Wednesday 3 November 2010
I will remember
I can picture it; I just can’t imagine it. The picture is easy: it’s Passchendaele, more formally known as the Third Battle of Ypres, fought on the Western Front through the summer and on into the early winter of 1917. It is possible to sympathise with the soldiers who fought over that grim ground, overwhelmed by a sea of mud and suffering. But to imagine it, to call it to mind; that’s different: that’s somehow to have been there, to hear the artillery pounding relentlessly day after day, to hear the screams of the wounded and to look into the eyes of the dying. My imagination is too limited.
My great-grandfather was there. He went straight from the Royal Military College at Sandhurst to serve in the British Second Army, mostly on the Western Front, until his corps was transferred to Italy in 1918. He was present at some of the great battles; at the Somme in 1916, where he was wounded, and at Passchendaele, in the water-logged trenches, in the slow advances on the German lines. For the courage and leadership in this terrible fight he was awarded the Military Cross, an achievement of which my family have always been immensely proud. Father still has it displayed in his study along with the citation, yellow now with age.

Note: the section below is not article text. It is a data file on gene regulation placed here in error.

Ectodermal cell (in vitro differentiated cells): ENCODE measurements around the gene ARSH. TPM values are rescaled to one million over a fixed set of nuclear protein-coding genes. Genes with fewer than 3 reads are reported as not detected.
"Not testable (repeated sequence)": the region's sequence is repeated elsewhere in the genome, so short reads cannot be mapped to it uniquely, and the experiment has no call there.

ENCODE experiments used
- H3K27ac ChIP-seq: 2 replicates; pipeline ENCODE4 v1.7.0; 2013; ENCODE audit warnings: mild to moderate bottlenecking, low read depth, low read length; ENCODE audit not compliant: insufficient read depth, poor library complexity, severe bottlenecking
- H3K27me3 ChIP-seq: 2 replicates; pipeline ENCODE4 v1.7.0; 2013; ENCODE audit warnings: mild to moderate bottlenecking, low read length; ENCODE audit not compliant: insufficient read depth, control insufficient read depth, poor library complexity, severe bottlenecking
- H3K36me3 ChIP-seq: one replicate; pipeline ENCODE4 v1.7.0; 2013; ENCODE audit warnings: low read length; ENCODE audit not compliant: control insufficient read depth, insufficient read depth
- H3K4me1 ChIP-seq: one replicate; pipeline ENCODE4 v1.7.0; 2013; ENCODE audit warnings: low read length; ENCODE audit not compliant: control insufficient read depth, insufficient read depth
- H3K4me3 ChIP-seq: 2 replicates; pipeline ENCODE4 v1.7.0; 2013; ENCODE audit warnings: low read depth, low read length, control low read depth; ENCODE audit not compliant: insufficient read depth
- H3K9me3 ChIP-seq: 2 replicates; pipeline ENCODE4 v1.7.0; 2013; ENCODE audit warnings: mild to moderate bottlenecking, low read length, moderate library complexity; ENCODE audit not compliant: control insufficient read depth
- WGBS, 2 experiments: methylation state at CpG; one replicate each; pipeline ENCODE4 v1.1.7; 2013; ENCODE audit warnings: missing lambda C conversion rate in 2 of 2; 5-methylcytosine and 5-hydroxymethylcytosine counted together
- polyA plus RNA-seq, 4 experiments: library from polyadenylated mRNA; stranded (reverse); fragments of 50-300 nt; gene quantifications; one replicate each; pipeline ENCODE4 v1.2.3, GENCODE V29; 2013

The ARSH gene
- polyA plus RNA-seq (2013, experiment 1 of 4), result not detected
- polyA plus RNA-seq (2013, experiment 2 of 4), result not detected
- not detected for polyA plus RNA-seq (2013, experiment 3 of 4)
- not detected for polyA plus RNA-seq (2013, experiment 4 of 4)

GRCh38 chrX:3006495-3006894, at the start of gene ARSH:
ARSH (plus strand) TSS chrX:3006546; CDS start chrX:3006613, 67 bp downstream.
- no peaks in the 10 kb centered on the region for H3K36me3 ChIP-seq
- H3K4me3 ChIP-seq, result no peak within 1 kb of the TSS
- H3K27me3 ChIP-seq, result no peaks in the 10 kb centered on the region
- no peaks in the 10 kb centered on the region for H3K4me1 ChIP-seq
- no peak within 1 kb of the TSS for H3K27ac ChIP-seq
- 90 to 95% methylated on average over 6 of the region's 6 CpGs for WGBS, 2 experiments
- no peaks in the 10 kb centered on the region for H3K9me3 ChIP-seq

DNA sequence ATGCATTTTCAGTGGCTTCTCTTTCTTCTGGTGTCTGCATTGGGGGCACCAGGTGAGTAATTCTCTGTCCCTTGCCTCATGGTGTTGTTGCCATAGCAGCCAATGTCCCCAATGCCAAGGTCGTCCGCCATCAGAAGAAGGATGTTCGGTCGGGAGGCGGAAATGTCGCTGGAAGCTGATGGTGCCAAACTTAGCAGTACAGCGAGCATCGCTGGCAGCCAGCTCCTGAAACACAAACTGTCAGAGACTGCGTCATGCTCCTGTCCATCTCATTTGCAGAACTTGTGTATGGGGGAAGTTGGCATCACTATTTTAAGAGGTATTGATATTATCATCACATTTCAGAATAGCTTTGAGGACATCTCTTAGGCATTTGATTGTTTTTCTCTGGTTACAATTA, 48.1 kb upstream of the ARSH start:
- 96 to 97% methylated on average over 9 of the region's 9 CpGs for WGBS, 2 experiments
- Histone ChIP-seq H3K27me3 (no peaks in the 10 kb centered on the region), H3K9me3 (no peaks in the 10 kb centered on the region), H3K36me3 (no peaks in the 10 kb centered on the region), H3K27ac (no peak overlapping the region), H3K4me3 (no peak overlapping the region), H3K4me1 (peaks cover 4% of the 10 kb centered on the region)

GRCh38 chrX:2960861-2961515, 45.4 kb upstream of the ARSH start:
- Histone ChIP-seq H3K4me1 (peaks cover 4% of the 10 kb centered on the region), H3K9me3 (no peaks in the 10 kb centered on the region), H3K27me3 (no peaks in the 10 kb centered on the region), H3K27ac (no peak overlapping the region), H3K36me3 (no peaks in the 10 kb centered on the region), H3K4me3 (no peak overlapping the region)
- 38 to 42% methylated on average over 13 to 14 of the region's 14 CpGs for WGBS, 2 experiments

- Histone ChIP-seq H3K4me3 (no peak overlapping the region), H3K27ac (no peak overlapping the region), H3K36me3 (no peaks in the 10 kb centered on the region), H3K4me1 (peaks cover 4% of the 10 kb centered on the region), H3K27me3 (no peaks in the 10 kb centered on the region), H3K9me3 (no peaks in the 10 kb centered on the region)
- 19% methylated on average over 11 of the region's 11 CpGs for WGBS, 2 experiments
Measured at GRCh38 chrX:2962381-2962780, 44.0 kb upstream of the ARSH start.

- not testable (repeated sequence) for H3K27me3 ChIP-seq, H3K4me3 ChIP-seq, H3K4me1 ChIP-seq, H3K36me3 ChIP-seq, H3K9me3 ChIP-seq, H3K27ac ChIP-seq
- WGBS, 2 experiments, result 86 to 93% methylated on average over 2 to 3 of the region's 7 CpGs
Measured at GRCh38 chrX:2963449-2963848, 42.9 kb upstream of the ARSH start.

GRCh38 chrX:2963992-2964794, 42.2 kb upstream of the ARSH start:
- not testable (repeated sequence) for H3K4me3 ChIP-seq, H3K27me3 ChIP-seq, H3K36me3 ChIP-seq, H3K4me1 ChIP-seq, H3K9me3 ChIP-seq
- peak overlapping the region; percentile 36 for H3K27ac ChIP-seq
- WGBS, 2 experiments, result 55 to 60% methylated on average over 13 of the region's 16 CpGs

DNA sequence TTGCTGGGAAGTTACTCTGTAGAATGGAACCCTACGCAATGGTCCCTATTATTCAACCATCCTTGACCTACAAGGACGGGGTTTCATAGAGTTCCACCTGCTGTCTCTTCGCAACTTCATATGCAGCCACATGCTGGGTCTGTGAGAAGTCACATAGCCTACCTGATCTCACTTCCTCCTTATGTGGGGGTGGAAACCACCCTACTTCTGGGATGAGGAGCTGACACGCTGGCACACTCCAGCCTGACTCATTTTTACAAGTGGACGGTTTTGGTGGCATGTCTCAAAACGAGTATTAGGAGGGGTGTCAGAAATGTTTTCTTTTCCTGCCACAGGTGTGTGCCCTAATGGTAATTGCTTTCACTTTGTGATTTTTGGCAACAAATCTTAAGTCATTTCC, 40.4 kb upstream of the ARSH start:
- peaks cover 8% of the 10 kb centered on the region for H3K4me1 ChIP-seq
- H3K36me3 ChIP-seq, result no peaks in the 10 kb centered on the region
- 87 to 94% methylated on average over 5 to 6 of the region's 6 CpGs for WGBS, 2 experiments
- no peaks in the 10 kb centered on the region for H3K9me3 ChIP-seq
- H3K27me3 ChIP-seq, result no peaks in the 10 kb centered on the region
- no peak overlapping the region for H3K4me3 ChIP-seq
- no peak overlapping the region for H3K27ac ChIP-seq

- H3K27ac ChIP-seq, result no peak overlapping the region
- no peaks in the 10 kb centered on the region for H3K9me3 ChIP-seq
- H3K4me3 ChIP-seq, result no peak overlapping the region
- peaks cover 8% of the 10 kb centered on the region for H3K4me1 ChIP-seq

I think of him, think about what he and his comrades had to go through all those years ago, especially now, especially at this time of year as we approach Armistice Day, the anniversary of the eleventh hour, of the eleventh day of the eleventh month, the day in 1918 when the guns stopped. It now serves as the British equivalent of the American Veterans Day, the day when we remember the dead of the First and Second World Wars and all wars since.
But it isn’t just about remembrance of the dead; it’s about extending support to the living, those who have fought in our wars, some of whom, due to the nature of their wounds, will need support for the rest of their lives. Every year the Royal British Legion launches an appeal on behalf of these people, on behalf of all of our service men and women, past and present. Those who contribute wear a red paper poppy, a token of remembrance and of thanks; a poignant reminder of the little flowers that grew in abundance in the fields of Picardy and Flanders, from ancient times a symbol of sleep, of death and of resurrection. It’s possible to make a donation either directly to the volunteers on the streets, or indirectly at www.poppy.org.uk
They shall grow not old, as we that are left grow old:
Age shall not weary them, nor the years contemn.
At the going down of the sun and in the morning
We will remember them.